Leaders in Vienna have announced they will tear down and convert the house where Adolf Hitler was born, which had become a pilgrimage site for neo-Nazis. The structure is to be "architecturally rearranged," they said.
"The Hitler house will be torn down. The foundation can remain but a new building will be erected," Austrian Interior Minister Wolfgang Sobotka told the national daily, "Die Presse." The building would be used by a charity or local authorities, he added.
"In any case, there shall be no connection with Adolf Hitler because otherwise this legacy around the house will persist," Sobotka said.
The decision was made based on a recommendation by a 13-member committee which decided the fate of the building, in a northern Austrian town called Braunau am Inn, just a stone's throw from the border to the German state of Bavaria.
The house belongs to Austrian citizen Gerlinde Pommer, whose family has owned the building for over a century, except during the phase when Hitler's private secretary Martin Bormann bought the house in 1938. In 1972, the house was leased by the government and converted into a center for disabled people, bringing Pommer 4,800 euros ($5,300) in rent every month.
Five years ago, Pommer refused to grant permission for renovating the building and refused an offer for purchase by the Interior Ministry. In July this year, the government approved an amendment to seize the property. The bill will be debated in parliament this week and is expected to come into force by the end of this year.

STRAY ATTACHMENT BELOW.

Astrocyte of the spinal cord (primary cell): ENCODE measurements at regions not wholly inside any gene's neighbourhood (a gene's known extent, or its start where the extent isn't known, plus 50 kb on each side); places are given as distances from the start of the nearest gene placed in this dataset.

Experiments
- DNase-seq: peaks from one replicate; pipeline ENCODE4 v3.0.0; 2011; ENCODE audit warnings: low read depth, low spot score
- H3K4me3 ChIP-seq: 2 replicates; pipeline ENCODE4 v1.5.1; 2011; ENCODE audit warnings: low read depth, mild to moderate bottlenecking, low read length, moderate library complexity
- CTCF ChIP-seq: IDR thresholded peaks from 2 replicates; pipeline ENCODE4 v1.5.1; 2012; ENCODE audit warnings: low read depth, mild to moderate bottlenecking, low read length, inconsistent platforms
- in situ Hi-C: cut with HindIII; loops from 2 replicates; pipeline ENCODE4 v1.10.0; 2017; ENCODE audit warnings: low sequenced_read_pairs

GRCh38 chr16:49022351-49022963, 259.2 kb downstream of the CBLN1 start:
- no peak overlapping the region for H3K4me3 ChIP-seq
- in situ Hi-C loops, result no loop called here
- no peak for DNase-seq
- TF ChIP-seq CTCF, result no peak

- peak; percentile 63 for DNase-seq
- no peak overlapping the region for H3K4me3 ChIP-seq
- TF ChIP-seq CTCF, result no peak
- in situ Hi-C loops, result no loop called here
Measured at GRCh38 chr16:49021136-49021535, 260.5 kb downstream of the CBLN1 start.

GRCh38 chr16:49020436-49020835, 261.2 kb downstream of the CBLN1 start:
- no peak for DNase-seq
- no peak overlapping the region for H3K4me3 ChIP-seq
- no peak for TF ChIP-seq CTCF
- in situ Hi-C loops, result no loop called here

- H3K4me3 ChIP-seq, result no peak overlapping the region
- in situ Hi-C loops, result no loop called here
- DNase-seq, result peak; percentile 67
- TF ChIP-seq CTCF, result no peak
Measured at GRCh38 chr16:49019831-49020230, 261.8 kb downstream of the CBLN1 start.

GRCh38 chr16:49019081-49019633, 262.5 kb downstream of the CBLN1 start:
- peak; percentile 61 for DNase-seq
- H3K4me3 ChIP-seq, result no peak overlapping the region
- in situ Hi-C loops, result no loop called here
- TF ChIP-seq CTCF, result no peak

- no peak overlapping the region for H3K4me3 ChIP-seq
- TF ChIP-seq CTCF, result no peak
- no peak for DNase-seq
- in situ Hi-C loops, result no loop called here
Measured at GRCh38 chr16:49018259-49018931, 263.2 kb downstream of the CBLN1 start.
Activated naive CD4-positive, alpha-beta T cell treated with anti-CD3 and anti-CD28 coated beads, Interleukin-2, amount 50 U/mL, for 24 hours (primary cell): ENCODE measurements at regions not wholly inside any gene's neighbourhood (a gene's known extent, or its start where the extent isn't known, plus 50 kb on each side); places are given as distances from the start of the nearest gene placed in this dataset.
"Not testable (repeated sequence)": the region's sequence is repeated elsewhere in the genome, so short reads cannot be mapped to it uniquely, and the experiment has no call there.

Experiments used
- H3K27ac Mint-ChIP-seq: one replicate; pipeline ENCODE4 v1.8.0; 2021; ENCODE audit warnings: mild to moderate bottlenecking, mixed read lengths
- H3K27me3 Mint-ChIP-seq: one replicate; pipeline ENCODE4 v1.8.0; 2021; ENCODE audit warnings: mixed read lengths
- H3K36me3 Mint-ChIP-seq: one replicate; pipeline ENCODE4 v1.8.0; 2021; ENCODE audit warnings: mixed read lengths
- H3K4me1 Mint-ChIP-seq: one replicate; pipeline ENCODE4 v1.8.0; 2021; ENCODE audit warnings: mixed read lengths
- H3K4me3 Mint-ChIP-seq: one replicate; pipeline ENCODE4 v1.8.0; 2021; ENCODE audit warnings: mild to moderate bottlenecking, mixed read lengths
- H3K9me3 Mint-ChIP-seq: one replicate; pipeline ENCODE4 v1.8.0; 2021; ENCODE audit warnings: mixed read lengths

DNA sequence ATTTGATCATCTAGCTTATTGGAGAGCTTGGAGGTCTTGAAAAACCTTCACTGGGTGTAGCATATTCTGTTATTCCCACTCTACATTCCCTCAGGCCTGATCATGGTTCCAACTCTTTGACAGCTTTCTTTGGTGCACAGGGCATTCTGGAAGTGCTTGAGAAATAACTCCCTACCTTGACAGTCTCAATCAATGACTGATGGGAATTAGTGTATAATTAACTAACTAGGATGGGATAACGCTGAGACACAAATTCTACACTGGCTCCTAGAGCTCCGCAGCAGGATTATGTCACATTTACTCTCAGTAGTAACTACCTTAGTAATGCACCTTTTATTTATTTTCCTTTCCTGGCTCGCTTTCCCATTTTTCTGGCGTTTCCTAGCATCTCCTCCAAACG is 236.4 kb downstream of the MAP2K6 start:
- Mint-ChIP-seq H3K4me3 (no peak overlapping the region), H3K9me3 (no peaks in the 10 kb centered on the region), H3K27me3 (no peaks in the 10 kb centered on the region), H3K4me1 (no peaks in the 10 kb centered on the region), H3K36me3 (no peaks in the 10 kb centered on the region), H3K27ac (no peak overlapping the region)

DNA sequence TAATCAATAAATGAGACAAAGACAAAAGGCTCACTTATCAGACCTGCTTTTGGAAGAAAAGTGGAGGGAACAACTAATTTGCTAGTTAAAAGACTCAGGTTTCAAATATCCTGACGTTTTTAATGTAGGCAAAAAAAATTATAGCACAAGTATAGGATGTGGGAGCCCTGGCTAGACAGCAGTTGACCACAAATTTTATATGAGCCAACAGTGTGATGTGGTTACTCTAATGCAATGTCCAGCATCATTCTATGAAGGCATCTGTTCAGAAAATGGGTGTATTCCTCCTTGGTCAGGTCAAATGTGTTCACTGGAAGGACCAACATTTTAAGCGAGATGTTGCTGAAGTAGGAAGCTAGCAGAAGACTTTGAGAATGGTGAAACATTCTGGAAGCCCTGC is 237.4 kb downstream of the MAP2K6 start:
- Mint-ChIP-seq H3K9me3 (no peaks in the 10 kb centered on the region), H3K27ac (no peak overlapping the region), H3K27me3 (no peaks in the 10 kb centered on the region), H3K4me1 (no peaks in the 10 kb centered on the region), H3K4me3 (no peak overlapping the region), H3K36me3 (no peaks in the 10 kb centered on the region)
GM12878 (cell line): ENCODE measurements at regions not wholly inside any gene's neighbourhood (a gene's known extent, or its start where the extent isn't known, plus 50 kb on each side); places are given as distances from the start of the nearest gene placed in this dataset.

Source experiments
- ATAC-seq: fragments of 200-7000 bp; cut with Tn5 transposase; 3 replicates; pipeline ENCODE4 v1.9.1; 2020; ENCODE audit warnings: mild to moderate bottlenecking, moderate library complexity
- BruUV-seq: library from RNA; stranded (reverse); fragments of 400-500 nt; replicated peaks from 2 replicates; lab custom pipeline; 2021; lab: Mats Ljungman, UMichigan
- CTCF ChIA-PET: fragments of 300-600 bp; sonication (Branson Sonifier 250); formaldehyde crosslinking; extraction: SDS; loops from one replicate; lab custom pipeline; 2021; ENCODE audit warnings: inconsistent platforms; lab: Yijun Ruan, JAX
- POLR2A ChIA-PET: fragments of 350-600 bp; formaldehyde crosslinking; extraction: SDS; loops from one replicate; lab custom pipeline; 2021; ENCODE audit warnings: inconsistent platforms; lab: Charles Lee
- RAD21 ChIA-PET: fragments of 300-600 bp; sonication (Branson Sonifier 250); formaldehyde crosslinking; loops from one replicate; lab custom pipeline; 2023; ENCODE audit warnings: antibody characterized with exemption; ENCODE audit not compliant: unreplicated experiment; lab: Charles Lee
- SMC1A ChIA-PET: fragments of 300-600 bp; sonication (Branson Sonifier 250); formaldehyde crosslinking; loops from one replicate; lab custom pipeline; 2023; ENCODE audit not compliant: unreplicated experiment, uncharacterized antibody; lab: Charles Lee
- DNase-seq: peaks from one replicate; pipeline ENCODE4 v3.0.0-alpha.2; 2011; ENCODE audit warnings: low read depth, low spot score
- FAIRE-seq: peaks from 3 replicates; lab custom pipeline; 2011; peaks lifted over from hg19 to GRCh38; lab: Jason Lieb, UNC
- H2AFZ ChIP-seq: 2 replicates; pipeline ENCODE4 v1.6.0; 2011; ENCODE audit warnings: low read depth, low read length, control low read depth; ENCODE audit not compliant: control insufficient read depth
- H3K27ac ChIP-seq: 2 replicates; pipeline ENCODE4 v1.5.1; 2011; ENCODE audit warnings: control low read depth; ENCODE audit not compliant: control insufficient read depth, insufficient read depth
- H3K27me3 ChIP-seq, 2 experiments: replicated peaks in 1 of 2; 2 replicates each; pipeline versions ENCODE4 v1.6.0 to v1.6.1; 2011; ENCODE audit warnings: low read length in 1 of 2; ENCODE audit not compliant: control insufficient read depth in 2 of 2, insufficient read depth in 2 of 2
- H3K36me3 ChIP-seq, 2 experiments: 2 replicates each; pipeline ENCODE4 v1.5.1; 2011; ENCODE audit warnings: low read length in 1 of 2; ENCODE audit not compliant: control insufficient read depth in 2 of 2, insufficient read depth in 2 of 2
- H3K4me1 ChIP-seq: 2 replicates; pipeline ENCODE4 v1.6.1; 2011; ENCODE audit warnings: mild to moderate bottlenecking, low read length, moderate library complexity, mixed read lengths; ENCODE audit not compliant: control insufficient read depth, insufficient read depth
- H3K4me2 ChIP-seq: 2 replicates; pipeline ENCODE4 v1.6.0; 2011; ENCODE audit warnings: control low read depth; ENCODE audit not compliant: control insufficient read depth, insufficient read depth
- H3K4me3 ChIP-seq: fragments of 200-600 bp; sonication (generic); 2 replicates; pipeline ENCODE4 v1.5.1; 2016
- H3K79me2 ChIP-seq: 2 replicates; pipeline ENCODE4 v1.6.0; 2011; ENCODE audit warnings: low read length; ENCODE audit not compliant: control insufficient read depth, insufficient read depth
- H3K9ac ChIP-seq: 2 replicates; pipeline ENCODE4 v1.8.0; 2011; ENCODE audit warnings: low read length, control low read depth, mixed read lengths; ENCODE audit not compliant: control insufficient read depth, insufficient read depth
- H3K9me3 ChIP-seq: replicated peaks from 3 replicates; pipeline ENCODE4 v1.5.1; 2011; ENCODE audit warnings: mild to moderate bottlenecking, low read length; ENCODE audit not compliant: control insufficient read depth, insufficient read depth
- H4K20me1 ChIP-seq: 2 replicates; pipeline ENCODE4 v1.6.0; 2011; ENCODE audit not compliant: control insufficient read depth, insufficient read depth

Vienna had ordered the compulsory purchase of the three-level building. A committee of experts, including historians, officials and the head of Austria's main Jewish group recommended that a "thorough architectural rearrangement" be carried out.
Born on April 20, 1889, Hitler only spent his infancy in the border town, but the address has become a pilgrimage site for neo-Nazi sympathizers and extremists, who pose in front of the building with the Hitler salute every year on the dictator's birthday.
Some say wiping out the house would sweep away a trace of the country's uncomfortable connection with the Third Reich. However, many cultural organizations have opposed the demolition of the building because it is part of Braunau's historic old town and has protected or "listed" status, as do most of the adjacent buildings. Braunau am Inn's gothic architecture is renowned, although probably not so much as its most infamous son.
mg/msh (AFP, Reuters)